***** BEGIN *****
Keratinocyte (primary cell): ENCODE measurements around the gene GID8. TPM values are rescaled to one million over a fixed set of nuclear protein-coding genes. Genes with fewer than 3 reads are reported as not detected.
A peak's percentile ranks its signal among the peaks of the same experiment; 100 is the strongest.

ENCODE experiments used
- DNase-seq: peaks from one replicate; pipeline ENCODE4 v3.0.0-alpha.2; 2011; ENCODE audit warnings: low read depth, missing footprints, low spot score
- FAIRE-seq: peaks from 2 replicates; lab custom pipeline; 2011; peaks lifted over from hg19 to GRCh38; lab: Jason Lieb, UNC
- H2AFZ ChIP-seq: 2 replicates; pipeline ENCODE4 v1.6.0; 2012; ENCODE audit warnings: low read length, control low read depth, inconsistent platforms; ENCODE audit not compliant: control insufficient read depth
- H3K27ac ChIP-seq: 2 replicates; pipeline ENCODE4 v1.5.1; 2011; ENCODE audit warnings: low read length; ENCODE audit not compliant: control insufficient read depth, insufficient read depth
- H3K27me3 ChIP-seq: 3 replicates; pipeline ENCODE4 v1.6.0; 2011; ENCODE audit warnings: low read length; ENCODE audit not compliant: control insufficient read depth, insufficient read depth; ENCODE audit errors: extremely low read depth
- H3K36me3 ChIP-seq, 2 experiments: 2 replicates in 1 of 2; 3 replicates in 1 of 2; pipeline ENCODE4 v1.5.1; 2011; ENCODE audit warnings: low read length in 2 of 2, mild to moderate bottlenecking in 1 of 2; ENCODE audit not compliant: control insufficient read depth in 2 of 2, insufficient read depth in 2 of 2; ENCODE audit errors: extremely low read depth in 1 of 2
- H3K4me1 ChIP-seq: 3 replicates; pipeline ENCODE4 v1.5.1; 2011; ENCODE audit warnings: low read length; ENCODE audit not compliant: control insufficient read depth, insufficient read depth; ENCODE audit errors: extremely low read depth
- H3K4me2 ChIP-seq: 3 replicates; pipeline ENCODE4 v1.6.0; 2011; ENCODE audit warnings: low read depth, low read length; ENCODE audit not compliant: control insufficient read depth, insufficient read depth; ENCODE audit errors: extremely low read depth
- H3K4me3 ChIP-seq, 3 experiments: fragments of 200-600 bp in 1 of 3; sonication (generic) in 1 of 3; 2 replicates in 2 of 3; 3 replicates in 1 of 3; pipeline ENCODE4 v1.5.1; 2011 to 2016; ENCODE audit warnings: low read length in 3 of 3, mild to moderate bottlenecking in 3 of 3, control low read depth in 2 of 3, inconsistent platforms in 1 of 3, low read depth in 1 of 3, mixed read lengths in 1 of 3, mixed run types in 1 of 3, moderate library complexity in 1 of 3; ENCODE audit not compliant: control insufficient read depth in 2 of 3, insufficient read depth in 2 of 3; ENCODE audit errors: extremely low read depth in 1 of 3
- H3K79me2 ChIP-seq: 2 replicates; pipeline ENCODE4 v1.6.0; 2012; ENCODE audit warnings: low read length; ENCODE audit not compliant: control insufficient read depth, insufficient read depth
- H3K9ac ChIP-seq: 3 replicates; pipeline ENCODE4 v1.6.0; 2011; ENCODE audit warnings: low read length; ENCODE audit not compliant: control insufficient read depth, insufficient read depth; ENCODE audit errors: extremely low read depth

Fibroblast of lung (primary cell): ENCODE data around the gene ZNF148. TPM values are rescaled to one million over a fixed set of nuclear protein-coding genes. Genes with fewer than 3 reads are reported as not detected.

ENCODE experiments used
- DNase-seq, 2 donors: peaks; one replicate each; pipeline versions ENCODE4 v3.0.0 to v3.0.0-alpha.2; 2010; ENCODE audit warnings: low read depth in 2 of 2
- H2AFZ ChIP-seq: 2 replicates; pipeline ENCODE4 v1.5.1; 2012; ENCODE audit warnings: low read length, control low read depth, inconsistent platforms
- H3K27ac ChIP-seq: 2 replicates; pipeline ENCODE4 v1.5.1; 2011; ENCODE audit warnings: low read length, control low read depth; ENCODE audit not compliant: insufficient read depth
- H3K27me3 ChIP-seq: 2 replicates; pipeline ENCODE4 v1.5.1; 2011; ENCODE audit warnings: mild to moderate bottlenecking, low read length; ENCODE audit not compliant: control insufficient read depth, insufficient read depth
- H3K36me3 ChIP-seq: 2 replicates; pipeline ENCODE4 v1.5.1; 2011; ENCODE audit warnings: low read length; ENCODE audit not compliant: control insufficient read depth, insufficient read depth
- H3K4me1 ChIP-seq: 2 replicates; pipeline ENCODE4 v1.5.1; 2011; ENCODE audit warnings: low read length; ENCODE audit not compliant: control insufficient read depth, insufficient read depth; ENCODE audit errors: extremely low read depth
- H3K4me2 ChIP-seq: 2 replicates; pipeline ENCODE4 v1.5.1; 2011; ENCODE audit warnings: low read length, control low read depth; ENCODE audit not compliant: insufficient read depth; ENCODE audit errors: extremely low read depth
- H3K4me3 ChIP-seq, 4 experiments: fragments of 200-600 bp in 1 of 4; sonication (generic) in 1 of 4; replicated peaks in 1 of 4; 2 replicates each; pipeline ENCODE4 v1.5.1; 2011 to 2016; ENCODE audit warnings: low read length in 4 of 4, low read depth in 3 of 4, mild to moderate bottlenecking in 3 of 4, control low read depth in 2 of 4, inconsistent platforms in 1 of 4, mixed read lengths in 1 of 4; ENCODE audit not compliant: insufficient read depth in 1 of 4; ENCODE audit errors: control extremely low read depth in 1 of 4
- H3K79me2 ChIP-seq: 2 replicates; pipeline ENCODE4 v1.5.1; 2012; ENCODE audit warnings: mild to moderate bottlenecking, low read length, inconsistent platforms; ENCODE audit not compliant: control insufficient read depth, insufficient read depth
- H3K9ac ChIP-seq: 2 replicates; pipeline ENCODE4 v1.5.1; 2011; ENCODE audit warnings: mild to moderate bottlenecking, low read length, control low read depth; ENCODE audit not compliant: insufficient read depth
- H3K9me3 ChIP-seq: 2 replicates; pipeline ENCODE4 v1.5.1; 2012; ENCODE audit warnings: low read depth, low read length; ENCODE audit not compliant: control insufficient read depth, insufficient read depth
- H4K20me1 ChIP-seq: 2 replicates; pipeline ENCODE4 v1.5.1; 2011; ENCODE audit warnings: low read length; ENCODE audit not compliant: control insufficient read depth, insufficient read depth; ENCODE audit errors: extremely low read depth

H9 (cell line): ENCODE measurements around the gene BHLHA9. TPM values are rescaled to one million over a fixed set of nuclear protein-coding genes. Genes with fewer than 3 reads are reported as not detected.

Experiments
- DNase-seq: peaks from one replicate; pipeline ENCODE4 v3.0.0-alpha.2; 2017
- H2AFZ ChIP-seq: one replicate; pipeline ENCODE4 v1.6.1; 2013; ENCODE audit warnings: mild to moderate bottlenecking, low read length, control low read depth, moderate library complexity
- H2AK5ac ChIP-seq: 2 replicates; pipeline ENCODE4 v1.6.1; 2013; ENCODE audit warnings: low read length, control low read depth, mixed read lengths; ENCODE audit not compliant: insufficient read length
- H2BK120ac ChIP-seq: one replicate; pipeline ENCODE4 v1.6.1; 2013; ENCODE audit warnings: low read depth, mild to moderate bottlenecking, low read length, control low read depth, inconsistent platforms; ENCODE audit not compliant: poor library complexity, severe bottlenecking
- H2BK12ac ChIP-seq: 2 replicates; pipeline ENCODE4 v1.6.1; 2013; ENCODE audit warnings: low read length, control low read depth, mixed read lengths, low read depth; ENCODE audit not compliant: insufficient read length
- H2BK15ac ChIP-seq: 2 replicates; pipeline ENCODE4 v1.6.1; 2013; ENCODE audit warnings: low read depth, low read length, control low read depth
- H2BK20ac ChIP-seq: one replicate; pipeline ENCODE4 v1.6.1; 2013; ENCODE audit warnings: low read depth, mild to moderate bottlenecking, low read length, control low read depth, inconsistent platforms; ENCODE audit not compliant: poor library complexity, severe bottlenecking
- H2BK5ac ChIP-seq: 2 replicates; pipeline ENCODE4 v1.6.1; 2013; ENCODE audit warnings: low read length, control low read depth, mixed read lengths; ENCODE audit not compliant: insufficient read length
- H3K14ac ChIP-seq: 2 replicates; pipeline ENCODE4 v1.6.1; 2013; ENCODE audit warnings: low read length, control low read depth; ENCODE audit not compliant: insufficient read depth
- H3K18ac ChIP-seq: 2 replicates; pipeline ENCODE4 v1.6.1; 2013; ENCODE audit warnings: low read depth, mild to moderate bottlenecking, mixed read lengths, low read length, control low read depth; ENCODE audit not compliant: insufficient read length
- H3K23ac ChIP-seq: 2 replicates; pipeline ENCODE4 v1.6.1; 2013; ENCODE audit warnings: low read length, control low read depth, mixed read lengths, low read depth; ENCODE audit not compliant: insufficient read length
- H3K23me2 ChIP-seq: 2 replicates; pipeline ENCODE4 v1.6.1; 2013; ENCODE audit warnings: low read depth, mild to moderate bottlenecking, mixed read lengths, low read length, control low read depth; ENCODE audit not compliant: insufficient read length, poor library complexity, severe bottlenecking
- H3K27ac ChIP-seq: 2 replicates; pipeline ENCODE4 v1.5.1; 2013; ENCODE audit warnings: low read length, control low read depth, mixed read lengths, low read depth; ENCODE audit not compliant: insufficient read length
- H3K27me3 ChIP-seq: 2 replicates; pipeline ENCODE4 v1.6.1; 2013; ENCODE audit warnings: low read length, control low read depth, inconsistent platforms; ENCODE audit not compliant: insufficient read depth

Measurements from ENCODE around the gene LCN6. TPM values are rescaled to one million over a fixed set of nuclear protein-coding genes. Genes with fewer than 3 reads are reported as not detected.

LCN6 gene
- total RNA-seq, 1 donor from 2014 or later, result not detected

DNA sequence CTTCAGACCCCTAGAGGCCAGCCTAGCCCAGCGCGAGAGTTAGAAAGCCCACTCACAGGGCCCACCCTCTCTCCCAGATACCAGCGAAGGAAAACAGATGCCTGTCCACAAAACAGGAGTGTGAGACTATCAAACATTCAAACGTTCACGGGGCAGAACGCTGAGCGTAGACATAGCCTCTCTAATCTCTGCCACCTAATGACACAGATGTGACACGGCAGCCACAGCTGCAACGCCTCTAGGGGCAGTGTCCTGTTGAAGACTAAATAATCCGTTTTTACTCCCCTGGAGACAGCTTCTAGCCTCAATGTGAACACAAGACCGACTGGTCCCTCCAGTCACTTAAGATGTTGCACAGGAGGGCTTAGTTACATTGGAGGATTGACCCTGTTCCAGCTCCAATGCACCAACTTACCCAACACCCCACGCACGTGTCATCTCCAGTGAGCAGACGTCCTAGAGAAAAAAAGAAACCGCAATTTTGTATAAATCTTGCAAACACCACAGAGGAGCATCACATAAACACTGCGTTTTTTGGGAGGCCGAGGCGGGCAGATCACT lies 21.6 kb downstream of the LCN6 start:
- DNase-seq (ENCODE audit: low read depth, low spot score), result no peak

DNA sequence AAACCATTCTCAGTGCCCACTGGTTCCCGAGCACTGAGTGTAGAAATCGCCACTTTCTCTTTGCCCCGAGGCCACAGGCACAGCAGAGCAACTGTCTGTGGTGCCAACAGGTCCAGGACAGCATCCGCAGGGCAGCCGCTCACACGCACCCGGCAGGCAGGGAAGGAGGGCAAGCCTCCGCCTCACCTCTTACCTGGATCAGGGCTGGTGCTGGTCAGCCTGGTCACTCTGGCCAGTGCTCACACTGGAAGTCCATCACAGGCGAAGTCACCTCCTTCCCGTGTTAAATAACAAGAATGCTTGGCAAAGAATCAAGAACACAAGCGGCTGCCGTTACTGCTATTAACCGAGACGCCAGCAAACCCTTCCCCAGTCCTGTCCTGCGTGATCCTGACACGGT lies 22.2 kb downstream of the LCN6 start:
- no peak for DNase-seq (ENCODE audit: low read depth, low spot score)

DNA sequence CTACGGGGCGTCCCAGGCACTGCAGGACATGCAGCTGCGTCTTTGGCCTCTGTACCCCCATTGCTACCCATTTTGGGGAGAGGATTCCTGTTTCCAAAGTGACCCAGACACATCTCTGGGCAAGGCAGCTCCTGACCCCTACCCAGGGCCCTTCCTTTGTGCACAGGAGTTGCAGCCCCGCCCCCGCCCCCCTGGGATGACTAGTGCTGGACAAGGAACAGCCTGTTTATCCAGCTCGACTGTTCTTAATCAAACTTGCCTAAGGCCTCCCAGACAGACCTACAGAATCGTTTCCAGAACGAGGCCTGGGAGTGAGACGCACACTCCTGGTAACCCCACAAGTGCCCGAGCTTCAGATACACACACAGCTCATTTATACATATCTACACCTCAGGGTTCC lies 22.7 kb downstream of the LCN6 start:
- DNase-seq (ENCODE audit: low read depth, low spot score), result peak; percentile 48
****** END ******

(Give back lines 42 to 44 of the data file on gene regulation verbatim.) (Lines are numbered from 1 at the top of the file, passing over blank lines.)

- H3K23me2 ChIP-seq: 2 replicates; pipeline ENCODE4 v1.6.1; 2013; ENCODE audit warnings: low read depth, mild to moderate bottlenecking, mixed read lengths, low read length, control low read depth; ENCODE audit not compliant: insufficient read length, poor library complexity, severe bottlenecking
- H3K27ac ChIP-seq: 2 replicates; pipeline ENCODE4 v1.5.1; 2013; ENCODE audit warnings: low read length, control low read depth, mixed read lengths, low read depth; ENCODE audit not compliant: insufficient read length
- H3K27me3 ChIP-seq: 2 replicates; pipeline ENCODE4 v1.6.1; 2013; ENCODE audit warnings: low read length, control low read depth, inconsistent platforms; ENCODE audit not compliant: insufficient read depth